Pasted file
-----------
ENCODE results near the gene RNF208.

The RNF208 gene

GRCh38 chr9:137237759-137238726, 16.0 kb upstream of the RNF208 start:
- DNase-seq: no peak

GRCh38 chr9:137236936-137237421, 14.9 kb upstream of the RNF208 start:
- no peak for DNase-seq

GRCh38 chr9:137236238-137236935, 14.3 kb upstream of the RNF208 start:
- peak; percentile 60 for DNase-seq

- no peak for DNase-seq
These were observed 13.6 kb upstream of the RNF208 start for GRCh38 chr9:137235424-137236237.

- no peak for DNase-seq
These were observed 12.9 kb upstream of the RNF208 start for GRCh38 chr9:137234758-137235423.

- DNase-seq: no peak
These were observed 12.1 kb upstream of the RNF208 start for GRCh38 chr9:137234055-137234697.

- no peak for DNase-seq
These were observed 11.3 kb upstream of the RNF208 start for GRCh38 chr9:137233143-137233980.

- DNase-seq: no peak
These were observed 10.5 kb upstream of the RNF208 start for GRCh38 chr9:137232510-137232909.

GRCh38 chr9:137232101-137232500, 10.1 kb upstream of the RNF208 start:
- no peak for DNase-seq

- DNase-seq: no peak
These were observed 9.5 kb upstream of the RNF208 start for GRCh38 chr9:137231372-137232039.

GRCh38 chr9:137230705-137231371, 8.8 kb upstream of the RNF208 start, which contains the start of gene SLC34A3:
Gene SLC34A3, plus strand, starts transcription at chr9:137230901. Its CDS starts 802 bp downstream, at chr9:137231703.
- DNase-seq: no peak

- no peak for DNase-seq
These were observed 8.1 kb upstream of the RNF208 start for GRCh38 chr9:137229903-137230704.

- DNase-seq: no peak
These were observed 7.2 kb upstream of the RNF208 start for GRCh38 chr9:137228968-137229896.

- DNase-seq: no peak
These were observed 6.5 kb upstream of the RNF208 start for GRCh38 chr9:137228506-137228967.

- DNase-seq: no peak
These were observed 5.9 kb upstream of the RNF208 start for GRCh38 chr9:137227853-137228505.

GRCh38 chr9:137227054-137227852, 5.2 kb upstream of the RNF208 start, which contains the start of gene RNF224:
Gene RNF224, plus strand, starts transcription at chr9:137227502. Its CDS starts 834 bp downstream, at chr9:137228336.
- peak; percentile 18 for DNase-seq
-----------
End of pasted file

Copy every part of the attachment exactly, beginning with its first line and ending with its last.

ENCODE results near the gene RNF208.

The RNF208 gene

GRCh38 chr9:137237759-137238726, 16.0 kb upstream of the RNF208 start:
- DNase-seq: no peak

GRCh38 chr9:137236936-137237421, 14.9 kb upstream of the RNF208 start:
- no peak for DNase-seq

GRCh38 chr9:137236238-137236935, 14.3 kb upstream of the RNF208 start:
- peak; percentile 60 for DNase-seq

- no peak for DNase-seq
These were observed 13.6 kb upstream of the RNF208 start for GRCh38 chr9:137235424-137236237.

- no peak for DNase-seq
These were observed 12.9 kb upstream of the RNF208 start for GRCh38 chr9:137234758-137235423.

- DNase-seq: no peak
These were observed 12.1 kb upstream of the RNF208 start for GRCh38 chr9:137234055-137234697.

- no peak for DNase-seq
These were observed 11.3 kb upstream of the RNF208 start for GRCh38 chr9:137233143-137233980.

- DNase-seq: no peak
These were observed 10.5 kb upstream of the RNF208 start for GRCh38 chr9:137232510-137232909.

GRCh38 chr9:137232101-137232500, 10.1 kb upstream of the RNF208 start:
- no peak for DNase-seq

- DNase-seq: no peak
These were observed 9.5 kb upstream of the RNF208 start for GRCh38 chr9:137231372-137232039.

GRCh38 chr9:137230705-137231371, 8.8 kb upstream of the RNF208 start, which contains the start of gene SLC34A3:
Gene SLC34A3, plus strand, starts transcription at chr9:137230901. Its CDS starts 802 bp downstream, at chr9:137231703.
- DNase-seq: no peak

- no peak for DNase-seq
These were observed 8.1 kb upstream of the RNF208 start for GRCh38 chr9:137229903-137230704.

- DNase-seq: no peak
These were observed 7.2 kb upstream of the RNF208 start for GRCh38 chr9:137228968-137229896.

- DNase-seq: no peak
These were observed 6.5 kb upstream of the RNF208 start for GRCh38 chr9:137228506-137228967.

- DNase-seq: no peak
These were observed 5.9 kb upstream of the RNF208 start for GRCh38 chr9:137227853-137228505.

GRCh38 chr9:137227054-137227852, 5.2 kb upstream of the RNF208 start, which contains the start of gene RNF224:
Gene RNF224, plus strand, starts transcription at chr9:137227502. Its CDS starts 834 bp downstream, at chr9:137228336.
- peak; percentile 18 for DNase-seq